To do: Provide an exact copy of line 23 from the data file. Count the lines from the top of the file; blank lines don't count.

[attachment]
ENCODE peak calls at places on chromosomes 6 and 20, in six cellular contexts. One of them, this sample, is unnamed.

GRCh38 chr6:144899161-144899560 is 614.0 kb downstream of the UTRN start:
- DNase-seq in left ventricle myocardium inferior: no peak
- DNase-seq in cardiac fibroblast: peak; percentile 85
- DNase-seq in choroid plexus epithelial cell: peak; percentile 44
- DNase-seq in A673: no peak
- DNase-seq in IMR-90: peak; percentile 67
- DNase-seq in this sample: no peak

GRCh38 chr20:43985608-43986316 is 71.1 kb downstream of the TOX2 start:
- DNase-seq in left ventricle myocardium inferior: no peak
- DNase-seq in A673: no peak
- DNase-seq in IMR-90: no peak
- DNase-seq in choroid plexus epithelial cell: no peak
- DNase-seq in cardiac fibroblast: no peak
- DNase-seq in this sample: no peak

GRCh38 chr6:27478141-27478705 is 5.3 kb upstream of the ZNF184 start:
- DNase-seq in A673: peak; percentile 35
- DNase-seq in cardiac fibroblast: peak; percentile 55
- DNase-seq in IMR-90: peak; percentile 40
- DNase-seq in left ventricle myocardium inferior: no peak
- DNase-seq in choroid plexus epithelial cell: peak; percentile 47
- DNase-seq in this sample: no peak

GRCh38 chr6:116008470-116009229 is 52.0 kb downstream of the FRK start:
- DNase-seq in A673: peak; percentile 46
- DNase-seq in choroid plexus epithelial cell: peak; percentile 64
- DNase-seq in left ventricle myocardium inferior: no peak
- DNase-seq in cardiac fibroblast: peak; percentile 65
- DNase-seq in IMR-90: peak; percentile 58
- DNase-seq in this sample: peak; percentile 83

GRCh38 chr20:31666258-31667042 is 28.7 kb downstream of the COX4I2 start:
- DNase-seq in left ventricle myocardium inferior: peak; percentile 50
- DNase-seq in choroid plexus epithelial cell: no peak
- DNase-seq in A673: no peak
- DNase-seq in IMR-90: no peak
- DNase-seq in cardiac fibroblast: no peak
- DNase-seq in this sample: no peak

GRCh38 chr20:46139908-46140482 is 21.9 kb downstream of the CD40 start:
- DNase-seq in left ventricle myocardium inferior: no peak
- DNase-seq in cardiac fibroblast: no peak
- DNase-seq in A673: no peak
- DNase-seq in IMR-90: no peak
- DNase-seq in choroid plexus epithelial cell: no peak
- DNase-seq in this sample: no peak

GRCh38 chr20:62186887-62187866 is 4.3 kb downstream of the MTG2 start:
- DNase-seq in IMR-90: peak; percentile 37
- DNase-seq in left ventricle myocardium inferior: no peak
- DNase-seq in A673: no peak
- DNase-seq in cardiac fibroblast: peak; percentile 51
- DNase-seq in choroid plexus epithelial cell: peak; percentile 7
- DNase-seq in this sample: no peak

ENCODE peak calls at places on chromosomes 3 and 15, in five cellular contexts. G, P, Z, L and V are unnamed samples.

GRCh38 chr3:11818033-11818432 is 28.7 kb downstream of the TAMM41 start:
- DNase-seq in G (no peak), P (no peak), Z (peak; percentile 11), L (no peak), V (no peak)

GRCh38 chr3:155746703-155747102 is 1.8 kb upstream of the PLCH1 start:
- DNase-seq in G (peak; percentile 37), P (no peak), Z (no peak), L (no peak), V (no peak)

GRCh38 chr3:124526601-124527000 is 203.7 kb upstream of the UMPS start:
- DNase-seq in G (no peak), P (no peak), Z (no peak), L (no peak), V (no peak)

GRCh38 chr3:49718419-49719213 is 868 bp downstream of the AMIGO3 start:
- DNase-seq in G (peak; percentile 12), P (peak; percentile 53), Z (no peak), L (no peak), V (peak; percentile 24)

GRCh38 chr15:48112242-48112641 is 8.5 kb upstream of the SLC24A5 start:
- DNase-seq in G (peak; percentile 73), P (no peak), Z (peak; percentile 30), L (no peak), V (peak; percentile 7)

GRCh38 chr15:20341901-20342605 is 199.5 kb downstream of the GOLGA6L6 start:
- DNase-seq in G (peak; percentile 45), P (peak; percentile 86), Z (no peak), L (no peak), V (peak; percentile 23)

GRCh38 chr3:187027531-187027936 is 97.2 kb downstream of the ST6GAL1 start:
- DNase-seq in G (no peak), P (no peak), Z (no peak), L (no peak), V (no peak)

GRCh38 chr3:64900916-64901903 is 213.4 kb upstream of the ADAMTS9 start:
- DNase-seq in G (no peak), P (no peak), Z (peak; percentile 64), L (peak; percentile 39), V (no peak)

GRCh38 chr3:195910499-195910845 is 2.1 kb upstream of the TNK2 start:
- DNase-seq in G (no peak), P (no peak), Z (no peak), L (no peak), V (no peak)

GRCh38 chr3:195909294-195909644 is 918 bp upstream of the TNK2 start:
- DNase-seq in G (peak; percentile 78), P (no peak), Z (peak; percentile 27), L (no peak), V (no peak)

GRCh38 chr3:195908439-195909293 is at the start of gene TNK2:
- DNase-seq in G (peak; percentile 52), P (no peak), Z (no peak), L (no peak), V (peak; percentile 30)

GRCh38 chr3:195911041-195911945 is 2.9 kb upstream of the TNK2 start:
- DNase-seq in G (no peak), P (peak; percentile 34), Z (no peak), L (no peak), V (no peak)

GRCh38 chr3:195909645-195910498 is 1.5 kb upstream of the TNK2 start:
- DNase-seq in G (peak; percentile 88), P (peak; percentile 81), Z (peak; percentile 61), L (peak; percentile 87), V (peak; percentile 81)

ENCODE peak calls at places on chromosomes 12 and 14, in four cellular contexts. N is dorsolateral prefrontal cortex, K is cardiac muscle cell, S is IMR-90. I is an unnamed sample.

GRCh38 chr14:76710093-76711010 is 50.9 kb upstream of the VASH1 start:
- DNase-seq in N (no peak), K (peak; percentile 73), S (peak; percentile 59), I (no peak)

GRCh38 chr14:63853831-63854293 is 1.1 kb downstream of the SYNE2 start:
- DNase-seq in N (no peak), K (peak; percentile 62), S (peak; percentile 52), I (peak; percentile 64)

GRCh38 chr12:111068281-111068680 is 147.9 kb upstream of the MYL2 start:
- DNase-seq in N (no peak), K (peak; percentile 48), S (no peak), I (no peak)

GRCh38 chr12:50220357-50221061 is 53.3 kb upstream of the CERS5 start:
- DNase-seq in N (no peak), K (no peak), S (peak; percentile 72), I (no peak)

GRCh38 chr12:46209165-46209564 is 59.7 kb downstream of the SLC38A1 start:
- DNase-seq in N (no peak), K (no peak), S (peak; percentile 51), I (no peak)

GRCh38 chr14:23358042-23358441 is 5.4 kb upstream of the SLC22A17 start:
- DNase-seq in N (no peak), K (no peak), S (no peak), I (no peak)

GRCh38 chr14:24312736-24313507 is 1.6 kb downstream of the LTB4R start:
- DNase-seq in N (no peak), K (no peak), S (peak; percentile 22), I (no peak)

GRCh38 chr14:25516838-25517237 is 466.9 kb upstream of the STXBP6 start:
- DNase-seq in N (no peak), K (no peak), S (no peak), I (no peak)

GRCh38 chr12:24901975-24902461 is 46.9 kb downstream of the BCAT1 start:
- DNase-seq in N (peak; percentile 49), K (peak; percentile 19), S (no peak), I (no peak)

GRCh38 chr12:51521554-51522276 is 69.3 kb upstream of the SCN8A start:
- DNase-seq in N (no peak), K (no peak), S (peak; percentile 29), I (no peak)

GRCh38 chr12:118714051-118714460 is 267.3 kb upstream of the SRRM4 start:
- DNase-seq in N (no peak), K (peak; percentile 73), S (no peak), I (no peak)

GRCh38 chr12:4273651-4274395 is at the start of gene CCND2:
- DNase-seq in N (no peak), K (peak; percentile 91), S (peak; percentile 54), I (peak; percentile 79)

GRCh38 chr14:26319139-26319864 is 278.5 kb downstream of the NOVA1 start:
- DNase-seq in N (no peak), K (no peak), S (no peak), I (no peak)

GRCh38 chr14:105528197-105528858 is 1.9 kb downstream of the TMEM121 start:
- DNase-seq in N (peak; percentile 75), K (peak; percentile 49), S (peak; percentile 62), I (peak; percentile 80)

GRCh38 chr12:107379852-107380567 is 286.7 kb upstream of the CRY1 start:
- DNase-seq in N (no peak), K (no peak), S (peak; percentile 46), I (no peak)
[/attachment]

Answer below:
GRCh38 chr6:116008470-116009229 is 52.0 kb downstream of the FRK start: